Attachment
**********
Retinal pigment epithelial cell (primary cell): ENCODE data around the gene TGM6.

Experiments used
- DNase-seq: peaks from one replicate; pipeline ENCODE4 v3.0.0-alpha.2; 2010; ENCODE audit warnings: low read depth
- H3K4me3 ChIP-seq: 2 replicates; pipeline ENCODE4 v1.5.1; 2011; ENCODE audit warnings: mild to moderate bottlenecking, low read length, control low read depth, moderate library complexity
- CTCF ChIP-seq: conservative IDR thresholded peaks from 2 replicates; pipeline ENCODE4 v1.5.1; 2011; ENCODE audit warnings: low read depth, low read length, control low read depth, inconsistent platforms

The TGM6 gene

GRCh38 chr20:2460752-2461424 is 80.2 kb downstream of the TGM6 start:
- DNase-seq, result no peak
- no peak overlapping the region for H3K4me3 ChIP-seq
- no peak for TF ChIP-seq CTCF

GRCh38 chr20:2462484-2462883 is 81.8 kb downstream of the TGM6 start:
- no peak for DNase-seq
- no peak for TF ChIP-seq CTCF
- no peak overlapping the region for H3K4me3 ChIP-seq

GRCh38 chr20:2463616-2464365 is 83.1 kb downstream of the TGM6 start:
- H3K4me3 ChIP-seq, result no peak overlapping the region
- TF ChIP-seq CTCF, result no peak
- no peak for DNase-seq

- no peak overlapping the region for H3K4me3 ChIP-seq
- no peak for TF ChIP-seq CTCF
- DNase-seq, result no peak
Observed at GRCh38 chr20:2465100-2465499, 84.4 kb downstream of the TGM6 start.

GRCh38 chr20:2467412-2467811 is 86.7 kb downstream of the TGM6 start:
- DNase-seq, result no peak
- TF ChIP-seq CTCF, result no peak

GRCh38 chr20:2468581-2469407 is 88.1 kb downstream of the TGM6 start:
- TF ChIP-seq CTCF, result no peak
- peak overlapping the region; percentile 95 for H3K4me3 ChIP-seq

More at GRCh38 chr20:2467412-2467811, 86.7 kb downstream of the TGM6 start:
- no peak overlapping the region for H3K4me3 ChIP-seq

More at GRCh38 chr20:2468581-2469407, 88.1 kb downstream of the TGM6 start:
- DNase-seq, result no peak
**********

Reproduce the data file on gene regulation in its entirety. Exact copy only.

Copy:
Retinal pigment epithelial cell (primary cell): ENCODE data around the gene TGM6.

Experiments used
- DNase-seq: peaks from one replicate; pipeline ENCODE4 v3.0.0-alpha.2; 2010; ENCODE audit warnings: low read depth
- H3K4me3 ChIP-seq: 2 replicates; pipeline ENCODE4 v1.5.1; 2011; ENCODE audit warnings: mild to moderate bottlenecking, low read length, control low read depth, moderate library complexity
- CTCF ChIP-seq: conservative IDR thresholded peaks from 2 replicates; pipeline ENCODE4 v1.5.1; 2011; ENCODE audit warnings: low read depth, low read length, control low read depth, inconsistent platforms

The TGM6 gene

GRCh38 chr20:2460752-2461424 is 80.2 kb downstream of the TGM6 start:
- DNase-seq, result no peak
- no peak overlapping the region for H3K4me3 ChIP-seq
- no peak for TF ChIP-seq CTCF

GRCh38 chr20:2462484-2462883 is 81.8 kb downstream of the TGM6 start:
- no peak for DNase-seq
- no peak for TF ChIP-seq CTCF
- no peak overlapping the region for H3K4me3 ChIP-seq

GRCh38 chr20:2463616-2464365 is 83.1 kb downstream of the TGM6 start:
- H3K4me3 ChIP-seq, result no peak overlapping the region
- TF ChIP-seq CTCF, result no peak
- no peak for DNase-seq

- no peak overlapping the region for H3K4me3 ChIP-seq
- no peak for TF ChIP-seq CTCF
- DNase-seq, result no peak
Observed at GRCh38 chr20:2465100-2465499, 84.4 kb downstream of the TGM6 start.

GRCh38 chr20:2467412-2467811 is 86.7 kb downstream of the TGM6 start:
- DNase-seq, result no peak
- TF ChIP-seq CTCF, result no peak

GRCh38 chr20:2468581-2469407 is 88.1 kb downstream of the TGM6 start:
- TF ChIP-seq CTCF, result no peak
- peak overlapping the region; percentile 95 for H3K4me3 ChIP-seq

More at GRCh38 chr20:2467412-2467811, 86.7 kb downstream of the TGM6 start:
- no peak overlapping the region for H3K4me3 ChIP-seq

More at GRCh38 chr20:2468581-2469407, 88.1 kb downstream of the TGM6 start:
- DNase-seq, result no peak